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Homework Help: Why do different pipes/strings make different sounds?

  1. Sep 10, 2010 #1

    We're doing wave theory in class, so we've done stuff like open/closed pipes, universal wave equation etc.

    I can't understand why different sounds are made in different length pipes or strings however! I mean for example in a closed pipe, the length is always a quarter of the wavelength right? So if that is always the same, how are different sounds produced? Likewise in strings.

  2. jcsd
  3. Sep 10, 2010 #2


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    Is this an actual homework question or are you just curious?
  4. Sep 10, 2010 #3
    does it matter?
  5. Sep 10, 2010 #4


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    Well, yeah sort of. Your answer determines how much explanation I can give you.
  6. Sep 10, 2010 #5


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    Okay, I'll assume this might be for homework, so I'll just try to point you in the right direction.

    In a closed pipe, the fundamental wavelength is always 4 times the length of the pipe. But there can still be "harmonics." What are harmonics? Well, that's what you'll have to research for your homework. Doing an Internet search on "harmonics" and "standing waves" might be a good start.

    But just to spark your curiosity: (Without explaining what harmonics are [that's for you to find out], I'll try to give you an idea why they matter.)

    Harmonics are how bugles work.

    If you have a guitar available, try this. With your left hand, lightly touch a string just above the 12 fret as you pluck the string. The immediately release your left-hand finger. You'll hear a note one octave higher than if you didn't touch the string with your left hand. Now do the same thing except touch just above the 7th fret. You'll get a higher note, Now try the 5th fret. That's 2 octaves up. Even the 4th and 3rd fret positions have harmonics.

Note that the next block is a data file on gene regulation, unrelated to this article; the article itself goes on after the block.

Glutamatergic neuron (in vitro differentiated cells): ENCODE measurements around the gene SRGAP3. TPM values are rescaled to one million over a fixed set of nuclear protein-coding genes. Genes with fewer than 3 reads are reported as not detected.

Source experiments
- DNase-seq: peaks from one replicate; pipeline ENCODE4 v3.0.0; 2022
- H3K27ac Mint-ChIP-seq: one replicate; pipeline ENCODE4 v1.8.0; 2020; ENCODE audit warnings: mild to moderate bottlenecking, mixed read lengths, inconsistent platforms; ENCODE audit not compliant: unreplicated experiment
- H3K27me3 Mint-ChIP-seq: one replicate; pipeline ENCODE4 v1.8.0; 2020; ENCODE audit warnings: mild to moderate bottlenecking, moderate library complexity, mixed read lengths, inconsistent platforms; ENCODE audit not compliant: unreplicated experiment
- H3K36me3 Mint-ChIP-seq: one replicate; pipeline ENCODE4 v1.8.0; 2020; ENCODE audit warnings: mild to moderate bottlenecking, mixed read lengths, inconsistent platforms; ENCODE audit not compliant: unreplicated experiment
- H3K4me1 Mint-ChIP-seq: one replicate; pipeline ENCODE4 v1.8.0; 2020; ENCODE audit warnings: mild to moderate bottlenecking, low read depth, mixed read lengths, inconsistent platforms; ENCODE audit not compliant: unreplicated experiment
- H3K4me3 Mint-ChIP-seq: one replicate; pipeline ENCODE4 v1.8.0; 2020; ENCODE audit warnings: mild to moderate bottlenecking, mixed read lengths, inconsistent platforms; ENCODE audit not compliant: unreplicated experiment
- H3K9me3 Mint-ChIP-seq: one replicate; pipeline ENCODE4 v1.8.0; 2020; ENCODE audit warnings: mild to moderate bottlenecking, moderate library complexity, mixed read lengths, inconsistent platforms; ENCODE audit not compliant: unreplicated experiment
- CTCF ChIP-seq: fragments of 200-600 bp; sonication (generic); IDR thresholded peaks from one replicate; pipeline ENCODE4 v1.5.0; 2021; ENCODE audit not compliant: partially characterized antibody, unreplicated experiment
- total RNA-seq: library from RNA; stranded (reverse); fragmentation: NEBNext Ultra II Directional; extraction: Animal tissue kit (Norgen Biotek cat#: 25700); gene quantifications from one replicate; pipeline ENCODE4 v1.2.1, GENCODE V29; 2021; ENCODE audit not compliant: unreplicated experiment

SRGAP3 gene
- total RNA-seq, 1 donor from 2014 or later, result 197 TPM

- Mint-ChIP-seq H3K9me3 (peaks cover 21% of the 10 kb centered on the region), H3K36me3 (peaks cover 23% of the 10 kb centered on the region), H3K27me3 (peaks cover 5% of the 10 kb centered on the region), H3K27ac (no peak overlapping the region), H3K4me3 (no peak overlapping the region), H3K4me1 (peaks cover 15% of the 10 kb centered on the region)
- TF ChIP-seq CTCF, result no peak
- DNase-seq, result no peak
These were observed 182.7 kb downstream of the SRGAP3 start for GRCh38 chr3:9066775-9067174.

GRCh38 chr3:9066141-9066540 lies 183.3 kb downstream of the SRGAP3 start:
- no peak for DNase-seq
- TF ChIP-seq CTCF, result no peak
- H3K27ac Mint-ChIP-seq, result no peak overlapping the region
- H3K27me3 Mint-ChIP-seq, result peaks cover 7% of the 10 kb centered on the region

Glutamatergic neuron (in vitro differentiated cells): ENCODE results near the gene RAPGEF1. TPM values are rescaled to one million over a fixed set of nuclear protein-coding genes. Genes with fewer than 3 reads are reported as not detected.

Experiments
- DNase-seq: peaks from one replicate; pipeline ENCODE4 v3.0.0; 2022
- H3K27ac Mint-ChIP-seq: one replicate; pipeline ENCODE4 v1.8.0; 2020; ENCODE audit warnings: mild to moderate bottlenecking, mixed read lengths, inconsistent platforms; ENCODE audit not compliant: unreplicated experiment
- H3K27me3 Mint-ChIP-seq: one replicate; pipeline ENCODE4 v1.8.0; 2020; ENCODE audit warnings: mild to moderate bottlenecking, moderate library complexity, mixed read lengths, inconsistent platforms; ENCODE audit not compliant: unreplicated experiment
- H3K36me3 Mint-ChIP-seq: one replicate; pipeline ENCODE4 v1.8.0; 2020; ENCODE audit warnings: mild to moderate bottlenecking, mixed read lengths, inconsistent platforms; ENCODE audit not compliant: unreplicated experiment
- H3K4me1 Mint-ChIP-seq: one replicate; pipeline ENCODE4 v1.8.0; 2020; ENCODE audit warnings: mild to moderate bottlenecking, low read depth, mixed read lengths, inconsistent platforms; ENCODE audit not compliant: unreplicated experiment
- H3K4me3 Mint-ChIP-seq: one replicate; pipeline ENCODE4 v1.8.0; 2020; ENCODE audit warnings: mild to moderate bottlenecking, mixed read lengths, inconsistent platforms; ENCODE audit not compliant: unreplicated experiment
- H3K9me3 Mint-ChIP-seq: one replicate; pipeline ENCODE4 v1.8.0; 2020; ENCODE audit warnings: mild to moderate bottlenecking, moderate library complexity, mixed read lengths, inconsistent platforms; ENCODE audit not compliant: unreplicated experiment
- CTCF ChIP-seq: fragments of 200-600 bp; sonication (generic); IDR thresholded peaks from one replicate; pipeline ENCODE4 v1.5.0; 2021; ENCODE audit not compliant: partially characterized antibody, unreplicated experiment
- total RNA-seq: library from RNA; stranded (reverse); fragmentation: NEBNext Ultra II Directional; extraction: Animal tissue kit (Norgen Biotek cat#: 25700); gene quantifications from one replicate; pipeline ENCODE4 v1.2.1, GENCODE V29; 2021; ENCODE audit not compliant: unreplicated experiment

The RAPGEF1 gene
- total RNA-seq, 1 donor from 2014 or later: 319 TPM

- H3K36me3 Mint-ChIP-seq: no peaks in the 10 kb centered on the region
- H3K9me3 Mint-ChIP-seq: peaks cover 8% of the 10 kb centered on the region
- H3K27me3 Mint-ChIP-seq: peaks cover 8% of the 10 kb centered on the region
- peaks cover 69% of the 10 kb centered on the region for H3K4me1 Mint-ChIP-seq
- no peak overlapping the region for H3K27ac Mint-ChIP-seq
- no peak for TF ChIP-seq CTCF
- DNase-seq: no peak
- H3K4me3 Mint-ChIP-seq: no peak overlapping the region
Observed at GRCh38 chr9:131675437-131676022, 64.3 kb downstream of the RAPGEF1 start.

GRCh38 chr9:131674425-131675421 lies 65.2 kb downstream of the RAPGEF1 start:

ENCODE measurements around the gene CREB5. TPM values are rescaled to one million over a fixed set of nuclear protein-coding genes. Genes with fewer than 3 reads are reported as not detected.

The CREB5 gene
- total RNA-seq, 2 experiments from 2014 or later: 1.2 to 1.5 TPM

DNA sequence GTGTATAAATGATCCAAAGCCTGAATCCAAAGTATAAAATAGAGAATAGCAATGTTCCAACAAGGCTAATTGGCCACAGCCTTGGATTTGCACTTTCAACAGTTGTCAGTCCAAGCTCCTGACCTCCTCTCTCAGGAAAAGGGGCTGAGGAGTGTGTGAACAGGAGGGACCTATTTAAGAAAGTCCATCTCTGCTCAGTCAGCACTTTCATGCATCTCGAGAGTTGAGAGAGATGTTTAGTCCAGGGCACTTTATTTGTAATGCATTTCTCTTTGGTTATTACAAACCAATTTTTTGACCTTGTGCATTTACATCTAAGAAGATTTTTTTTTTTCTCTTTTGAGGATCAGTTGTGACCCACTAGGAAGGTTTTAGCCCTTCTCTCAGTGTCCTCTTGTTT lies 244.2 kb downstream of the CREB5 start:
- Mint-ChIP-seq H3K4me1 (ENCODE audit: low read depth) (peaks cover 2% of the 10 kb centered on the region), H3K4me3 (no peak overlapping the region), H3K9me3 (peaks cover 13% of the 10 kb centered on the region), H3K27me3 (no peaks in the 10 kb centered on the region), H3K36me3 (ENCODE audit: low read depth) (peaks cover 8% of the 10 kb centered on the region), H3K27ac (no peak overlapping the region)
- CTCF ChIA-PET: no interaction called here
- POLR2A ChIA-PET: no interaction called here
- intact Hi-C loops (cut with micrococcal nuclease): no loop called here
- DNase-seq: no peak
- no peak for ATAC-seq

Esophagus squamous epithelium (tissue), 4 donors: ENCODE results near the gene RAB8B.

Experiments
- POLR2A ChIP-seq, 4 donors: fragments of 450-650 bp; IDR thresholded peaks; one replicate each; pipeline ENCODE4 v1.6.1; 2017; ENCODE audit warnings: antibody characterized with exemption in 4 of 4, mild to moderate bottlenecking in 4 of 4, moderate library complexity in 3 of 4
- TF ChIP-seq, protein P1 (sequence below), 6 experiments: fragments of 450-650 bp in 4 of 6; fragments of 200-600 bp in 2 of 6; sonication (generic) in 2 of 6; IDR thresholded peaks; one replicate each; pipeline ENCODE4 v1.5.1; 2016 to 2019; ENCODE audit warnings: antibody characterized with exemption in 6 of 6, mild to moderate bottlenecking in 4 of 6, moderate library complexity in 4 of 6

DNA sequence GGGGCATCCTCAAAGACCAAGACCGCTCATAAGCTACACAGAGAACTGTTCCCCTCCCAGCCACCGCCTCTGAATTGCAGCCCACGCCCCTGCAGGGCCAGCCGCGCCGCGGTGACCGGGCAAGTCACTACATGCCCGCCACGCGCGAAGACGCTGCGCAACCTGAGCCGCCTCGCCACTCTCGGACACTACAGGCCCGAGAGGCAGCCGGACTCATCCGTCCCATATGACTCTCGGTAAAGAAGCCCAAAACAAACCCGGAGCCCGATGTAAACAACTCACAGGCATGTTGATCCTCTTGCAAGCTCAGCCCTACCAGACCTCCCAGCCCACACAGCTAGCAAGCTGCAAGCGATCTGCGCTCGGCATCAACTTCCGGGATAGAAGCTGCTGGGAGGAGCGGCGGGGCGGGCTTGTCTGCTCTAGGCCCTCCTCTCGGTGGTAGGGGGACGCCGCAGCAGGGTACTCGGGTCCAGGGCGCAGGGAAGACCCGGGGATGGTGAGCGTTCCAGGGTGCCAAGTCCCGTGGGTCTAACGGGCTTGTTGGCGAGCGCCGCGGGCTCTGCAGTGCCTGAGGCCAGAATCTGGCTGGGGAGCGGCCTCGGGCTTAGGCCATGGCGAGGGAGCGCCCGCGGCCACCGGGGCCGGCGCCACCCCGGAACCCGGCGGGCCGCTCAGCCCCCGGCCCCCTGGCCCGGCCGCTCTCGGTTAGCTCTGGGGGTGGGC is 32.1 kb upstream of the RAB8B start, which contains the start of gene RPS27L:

If you interested in why different instruments (different types of pipes, strings, etc) sound differently even when playing the same note, it involves these harmonics. (But I'll let you research how for yourself.) Suffice it to say, harmonics shape the tone of the instrument.

    Harmonics are not only used in music, but many aspects of physics and mathematics, such as the mathematics of Fourier transforms and [Fourier] series coefficients. Understanding harmonics is a substantial part of communication theory such as how cell phones and wireless networks work (and even wired communications such as USB, LAN connection, etc. to some extent), radios, TV, and many other high-tech things (and some low-tech too!).

    Going even deeper, a little more than a century ago, a man named Max Planck was doing some research involving the spectrum of things that emit light because they are really hot. He came up with a model using these principles of standing waves and their harmonics. This model opened the door -- opened the 'rabbit hole', if you will -- to what we now call quantum mechanics. The world of physics has never been the same since.
    Last edited: Sep 10, 2010
  7. Sep 10, 2010 #6
    Actually, it isn't a homework question, it would be a pretty horribly worded question if it was! :) I'm just trying to get a better understanding of the concept.

    Thanks for the response, but I don't see how it answers my question?
  8. Sep 10, 2010 #7


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    Again, and Internet search using the keywords:

    +"standing waves" +harmonics +music

    should answer your questions. For example, here is a link that came up near the top when I did the search.

    http://cnx.org/content/m12413/latest/" [Broken]

    It seems pretty informative.

    Essentially, dividing the fundamental wavelength by an integer gives you the wavelength of another "valid" standing wave. These higher order harmonics can exist (as standing waves) for the same reason the fundamental wavelength can exist as a standing wave. It's all about integers.
    Last edited by a moderator: May 4, 2017
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